Tourism to Greece puts Israel in the shade

Tourists in Tel Aviv Photo: Shlomi Yosef
Tourists in Tel Aviv Photo: Shlomi Yosef

While Israel celebrates a record 4 million tourists in 2018, Greece attracted 33 million tourists.

There has been much self-congratulation in the corridors of Israel's Ministry of Tourism in recent weeks, after it was announced that a record 4,120,800 tourists visited the country in 2018, up 14% from 2017. Despite this ostensible success, it is a sobering thought that some of our neighbors are doing far better and also enjoyed record figures last year.

In 2018, a whopping 33 million tourists visited Greece, up 10.6% from 2017,

On the face of it, the fact that over eight tourists came to Greece, for every one that visited Israel, suggests that Israel's tourist industry is failing badly to live up to its potential.

Israel and Greece are similar sized countries in terms of population. Israel has 9 million citizens and Greece has 10.77 million.

But Greece has some obvious advantages. Firstly it is over six times larger in geographical terms, with 131,957 square kilometers compared with Israel's 22,072 square kilometers and between the mainland and the many islands has hundreds of kilometers of coastlines and beaches.

But what Israel lacks in geographical quantity it makes up for in quality. Israel is further south than Greece and offers higher temperatures and more sunshine in winter, especially in Eilat. Israeli is also more geographically diverse with desert and forest landscapes, the uniqueness of the Dead Sea, the lowest point on earth, and much more. Most significantly, while Greece is rich in history and archeology, Israel has all that and more and is the Holy Land with a diverse range of sacred sites in Jerusalem, the Galilee and elsewhere. In recent years, Tel Aviv has emerged as one of the world's trendiest cities and Haifa has gems like the Bahai Gardens.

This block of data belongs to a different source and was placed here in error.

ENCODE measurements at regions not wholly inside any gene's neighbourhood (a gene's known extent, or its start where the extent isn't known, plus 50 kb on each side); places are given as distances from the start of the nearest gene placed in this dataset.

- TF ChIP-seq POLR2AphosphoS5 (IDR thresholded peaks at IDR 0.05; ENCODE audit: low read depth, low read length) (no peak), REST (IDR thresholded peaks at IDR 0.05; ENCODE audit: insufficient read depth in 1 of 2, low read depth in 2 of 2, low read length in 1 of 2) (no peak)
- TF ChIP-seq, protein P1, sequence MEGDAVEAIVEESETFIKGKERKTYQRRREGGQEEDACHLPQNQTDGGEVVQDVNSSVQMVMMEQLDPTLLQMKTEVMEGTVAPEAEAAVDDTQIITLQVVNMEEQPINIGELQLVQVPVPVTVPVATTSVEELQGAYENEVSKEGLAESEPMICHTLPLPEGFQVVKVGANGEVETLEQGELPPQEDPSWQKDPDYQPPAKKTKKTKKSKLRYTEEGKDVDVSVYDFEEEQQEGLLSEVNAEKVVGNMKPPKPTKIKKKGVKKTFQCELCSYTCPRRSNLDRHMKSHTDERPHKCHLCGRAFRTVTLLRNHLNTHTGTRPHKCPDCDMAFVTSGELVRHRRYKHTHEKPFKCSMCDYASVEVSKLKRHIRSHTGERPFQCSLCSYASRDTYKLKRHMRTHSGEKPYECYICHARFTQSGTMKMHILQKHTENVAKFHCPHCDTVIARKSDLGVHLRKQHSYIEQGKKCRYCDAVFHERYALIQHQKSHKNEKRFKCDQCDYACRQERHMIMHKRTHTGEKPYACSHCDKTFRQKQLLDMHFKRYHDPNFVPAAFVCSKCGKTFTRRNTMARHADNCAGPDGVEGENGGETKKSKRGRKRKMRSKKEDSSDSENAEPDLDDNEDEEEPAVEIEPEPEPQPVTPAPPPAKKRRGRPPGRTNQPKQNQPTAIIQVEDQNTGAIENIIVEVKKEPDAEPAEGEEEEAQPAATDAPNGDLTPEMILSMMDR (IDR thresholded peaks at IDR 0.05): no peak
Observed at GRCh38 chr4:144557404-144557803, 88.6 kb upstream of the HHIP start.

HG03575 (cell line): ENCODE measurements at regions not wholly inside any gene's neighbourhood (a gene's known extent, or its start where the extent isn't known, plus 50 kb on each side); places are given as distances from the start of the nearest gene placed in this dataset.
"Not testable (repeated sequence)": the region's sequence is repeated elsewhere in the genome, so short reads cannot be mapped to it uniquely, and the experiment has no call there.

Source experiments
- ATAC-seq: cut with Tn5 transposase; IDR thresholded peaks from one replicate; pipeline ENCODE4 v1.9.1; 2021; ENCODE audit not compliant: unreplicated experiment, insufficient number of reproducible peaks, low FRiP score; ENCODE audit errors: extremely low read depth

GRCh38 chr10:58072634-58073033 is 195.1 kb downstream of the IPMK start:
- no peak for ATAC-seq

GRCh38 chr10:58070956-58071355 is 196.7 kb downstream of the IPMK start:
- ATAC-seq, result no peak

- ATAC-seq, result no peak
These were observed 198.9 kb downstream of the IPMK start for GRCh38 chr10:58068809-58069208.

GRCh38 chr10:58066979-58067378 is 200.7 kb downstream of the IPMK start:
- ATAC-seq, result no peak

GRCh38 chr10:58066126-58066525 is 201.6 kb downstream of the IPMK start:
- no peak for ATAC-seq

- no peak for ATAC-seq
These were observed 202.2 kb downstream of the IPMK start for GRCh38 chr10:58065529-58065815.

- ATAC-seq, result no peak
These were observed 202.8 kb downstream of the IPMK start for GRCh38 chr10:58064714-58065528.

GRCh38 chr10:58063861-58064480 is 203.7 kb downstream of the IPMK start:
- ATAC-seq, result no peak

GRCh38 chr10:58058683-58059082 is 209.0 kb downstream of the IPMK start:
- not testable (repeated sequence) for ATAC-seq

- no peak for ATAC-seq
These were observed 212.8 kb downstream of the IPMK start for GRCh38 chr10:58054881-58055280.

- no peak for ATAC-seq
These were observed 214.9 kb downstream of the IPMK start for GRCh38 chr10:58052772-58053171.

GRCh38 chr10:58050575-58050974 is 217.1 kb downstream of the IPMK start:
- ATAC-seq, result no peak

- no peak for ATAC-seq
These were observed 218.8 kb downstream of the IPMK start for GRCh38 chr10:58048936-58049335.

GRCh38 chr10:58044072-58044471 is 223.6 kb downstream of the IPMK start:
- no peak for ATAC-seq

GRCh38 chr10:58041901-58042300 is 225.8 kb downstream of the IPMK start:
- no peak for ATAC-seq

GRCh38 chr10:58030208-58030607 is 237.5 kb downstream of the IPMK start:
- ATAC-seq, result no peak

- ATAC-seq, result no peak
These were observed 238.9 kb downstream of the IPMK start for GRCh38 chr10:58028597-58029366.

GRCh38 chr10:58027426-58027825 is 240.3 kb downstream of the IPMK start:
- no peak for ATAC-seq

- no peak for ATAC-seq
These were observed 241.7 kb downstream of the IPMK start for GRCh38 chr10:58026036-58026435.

Secondly, Greece is a hell of a lot cheaper than Israel. Greece's per capita GDP is $20,930 while Israel's is more than double at $43,200. The greater expense is exacerbated by the fact that Israel is much further away from Western Europe than Greece making air fares far higher, while the French and Germans also have cheaper overland bus options.

Of course attracting so many shoestring budget travelers does have a downside for Greece compared with Israel. Greece's 33 million tourists earned the country $18.5 billion in revenue in 2018 while Israel's 4.1 million visitors brought in $5.8 billion last year. In other words, Greece earned just $560 per tourist compared with Israel's $1,410. Besides, New York, London and Paris are no cheaper than Israel and each city manages to attract tens of millions of visitors each year.

Another critical factor inhibiting Israel's tourist industry is the country's precarious geopolitical position. Israel is perceived as a target for terrorism and every few years missiles rain down on the country from Gaza or Lebanon. Israel's diplomatic isolation and its human rights image as depicted by BDS activists are a further handicap.

The failure of a concerted BDS campaign to make any dent on the Eurovision final in Tel Aviv in May suggests that these disadvantages can be overcome.

In Greece, the government provides a package of assistance and incentives for the construction of new hotels and tourist developments. Just this week, the Greek government announced €200 million in help for small and medium enterprises (SMEs) engaged in tourism.

The Israeli government does have a budget to promote tourism and for example pays airlines $70 for every passenger brought to Ovda Airport (soon to be replaced by Eilat's new airport) - a budget of $8.25 million in 2018. Airlines also receive a grant of €750,000 for launching routes from Israel to destinations not yet served by any other carrier.

Arguably, this is all small change from a government, which has much bigger coffers than the Greeks. But then Israel also has other options. Why spend €200 million in help for small and medium enterprises (SMEs) engaged in tourism, when the same money invested in high-tech startups would probably produce much bigger returns.

Nevertheless, diversity in economic matters is always a good thing and while it make sense to extract as much as possible from Israel's high-tech golden egg, it would also make sense to focus more on maximizing the country's huge tourism potential.

Published by Globes [online], Israel business news - - on February 12, 2019

© Copyright of Globes Publisher Itonut (1983) Ltd. 2018

Tourists in Tel Aviv Photo: Shlomi Yosef
Tourists in Tel Aviv Photo: Shlomi Yosef
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